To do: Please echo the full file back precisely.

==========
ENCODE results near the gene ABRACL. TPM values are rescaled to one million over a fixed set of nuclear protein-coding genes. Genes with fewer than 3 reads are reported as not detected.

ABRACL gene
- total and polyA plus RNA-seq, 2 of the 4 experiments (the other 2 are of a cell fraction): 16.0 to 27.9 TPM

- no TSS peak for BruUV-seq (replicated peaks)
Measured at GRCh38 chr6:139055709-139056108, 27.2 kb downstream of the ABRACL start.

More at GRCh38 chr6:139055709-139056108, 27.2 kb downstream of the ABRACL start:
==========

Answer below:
ENCODE results near the gene ABRACL. TPM values are rescaled to one million over a fixed set of nuclear protein-coding genes. Genes with fewer than 3 reads are reported as not detected.

ABRACL gene
- total and polyA plus RNA-seq, 2 of the 4 experiments (the other 2 are of a cell fraction): 16.0 to 27.9 TPM

- no TSS peak for BruUV-seq (replicated peaks)
Measured at GRCh38 chr6:139055709-139056108, 27.2 kb downstream of the ABRACL start.

More at GRCh38 chr6:139055709-139056108, 27.2 kb downstream of the ABRACL start: